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Sheldon Gordon

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NEWS
May 17, 1992 | RON RUSSELL, TIMES STAFF WRITER
The California Coastal Commission has approved a settlement that calls for developer Sheldon Gordon to buy 80 acres of Malibu's pristine Escondido Canyon and donate it as parkland in exchange for being allowed to build four luxury mansions in Malibu's exclusive Sweetwater Mesa area. The complicated arrangement, which some observers speculate could end up costing the wealthy developer millions of dollars, represents the stiffest penalties ever for a violator of the state's coastal protection law.
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CALIFORNIA | LOCAL
May 20, 1992 | RON RUSSELL, TIMES STAFF WRITER
The California Coastal Commission has approved a settlement that calls for developer Sheldon Gordon to buy 80 acres of Malibu's pristine Escondido Canyon and donate it as parkland in exchange for being allowed to build four luxury mansions in Malibu's exclusive Sweetwater Mesa area. The complicated arrangement, which some observers say could cost the wealthy developer millions of dollars, represents the stiffest penalties ever for a violator of the state's coastal protection law.
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CALIFORNIA | LOCAL
October 13, 1990
Developer Sheldon Gordon has abruptly withdrawn his latest plan to build three mansions in Malibu's exclusive Sweetwater Mesa area before the California Coastal Commission could consider the matter. "Emotions are simply running too high," said Joseph Petrillo, Gordon's attorney. In June, the panel revoked Gordon's permit to build four luxury homes after he was accused of grading 14 times the amount of earth his permit allowed.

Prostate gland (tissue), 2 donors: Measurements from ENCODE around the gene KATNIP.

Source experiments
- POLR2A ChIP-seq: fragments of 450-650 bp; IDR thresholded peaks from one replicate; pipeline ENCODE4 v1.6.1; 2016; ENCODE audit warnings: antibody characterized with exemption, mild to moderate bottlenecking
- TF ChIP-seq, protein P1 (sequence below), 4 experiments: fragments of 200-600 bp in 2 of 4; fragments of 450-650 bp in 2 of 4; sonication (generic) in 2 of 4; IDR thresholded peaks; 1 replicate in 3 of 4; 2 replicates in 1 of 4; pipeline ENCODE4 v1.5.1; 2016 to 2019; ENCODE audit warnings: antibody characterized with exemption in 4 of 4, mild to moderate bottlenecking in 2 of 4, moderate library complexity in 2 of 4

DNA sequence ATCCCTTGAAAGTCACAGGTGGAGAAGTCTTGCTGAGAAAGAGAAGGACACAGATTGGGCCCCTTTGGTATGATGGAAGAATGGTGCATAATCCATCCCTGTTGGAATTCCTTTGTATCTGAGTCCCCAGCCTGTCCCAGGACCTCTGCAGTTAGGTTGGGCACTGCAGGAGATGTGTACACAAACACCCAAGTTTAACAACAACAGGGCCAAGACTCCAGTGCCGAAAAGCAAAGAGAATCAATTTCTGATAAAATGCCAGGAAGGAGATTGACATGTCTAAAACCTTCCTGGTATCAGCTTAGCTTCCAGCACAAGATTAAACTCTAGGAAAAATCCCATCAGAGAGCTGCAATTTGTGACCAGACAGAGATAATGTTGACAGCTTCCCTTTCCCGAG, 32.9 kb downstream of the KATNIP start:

NEWS
May 17, 1992 | RON RUSSELL, TIMES STAFF WRITER
The California Coastal Commission has approved a settlement that calls for developer Sheldon Gordon to buy 80 acres of Malibu's pristine Escondido Canyon and donate it as parkland in exchange for being allowed to build four luxury mansions in Malibu's exclusive Sweetwater Mesa area. The complicated arrangement, which some observers speculate could end up costing the wealthy developer millions of dollars, represents the stiffest penalties ever for a violator of the state's coastal protection law.
CALIFORNIA | LOCAL
May 20, 1992 | RON RUSSELL, TIMES STAFF WRITER
The California Coastal Commission has approved a settlement that calls for developer Sheldon Gordon to buy 80 acres of Malibu's pristine Escondido Canyon and donate it as parkland in exchange for being allowed to build four luxury mansions in Malibu's exclusive Sweetwater Mesa area. The complicated arrangement, which some observers say could cost the wealthy developer millions of dollars, represents the stiffest penalties ever for a violator of the state's coastal protection law.
NEWS
June 18, 1989 | RON RUSSELL, Times Staff Writer
A year after shelling out more than $1 million to get neighbors to drop their opposition to his swank Westside hotel, developer Sheldon Gordon is back on the firing line. Only this time, his foe is rival hotelier Severyn Ashkenazy, and the solution may involve more than money alone. In the latest chapter of what some say is a feud that is several years old, lawyers for Ashkenazy, whose hotel group includes L'Ermitage in Beverly Hills, have challenged the right of the Ma Maison Sofitel, Gordon's 6-month-old hotel, to continue serving liquor unless it provides more parking for its patrons.
CALIFORNIA | LOCAL
June 15, 1990 | RON RUSSELL, TIMES STAFF WRITER
In what environmentalists hailed as a stern message to developers in California's coastal zone, the state Coastal Commission has revoked the permit of a Malibu developer accused of grading 14 times the amount of earth his permit allowed. By an 8-3 vote, the state panel Wednesday night revoked the permit of developer Sheldon Gordon to build four luxury homes on 184 acres he owns in Malibu's exclusive Sweetwater Canyon area.
CALIFORNIA | LOCAL
September 14, 1988 | KEVIN RODERICK and DEAN MURPHY, Times Staff Writers
Los Angeles Mayor Tom Bradley inserted himself into the festering Westside controversy over parking at the new Ma Maison Sofitel Hotel on Tuesday, and he used the opportunity to criticize his likely election rival, Councilman Zev Yaroslavsky. Bradley didn't actually take sides in the 3-year-old dispute Tuesday, but said he will ask city zoning officials to close a loophole that allowed the hotel to be built before hearings on a liquor license and minimum parking were finished.
NEWS
October 7, 1990 | RON RUSSELL, TIMES STAFF WRITER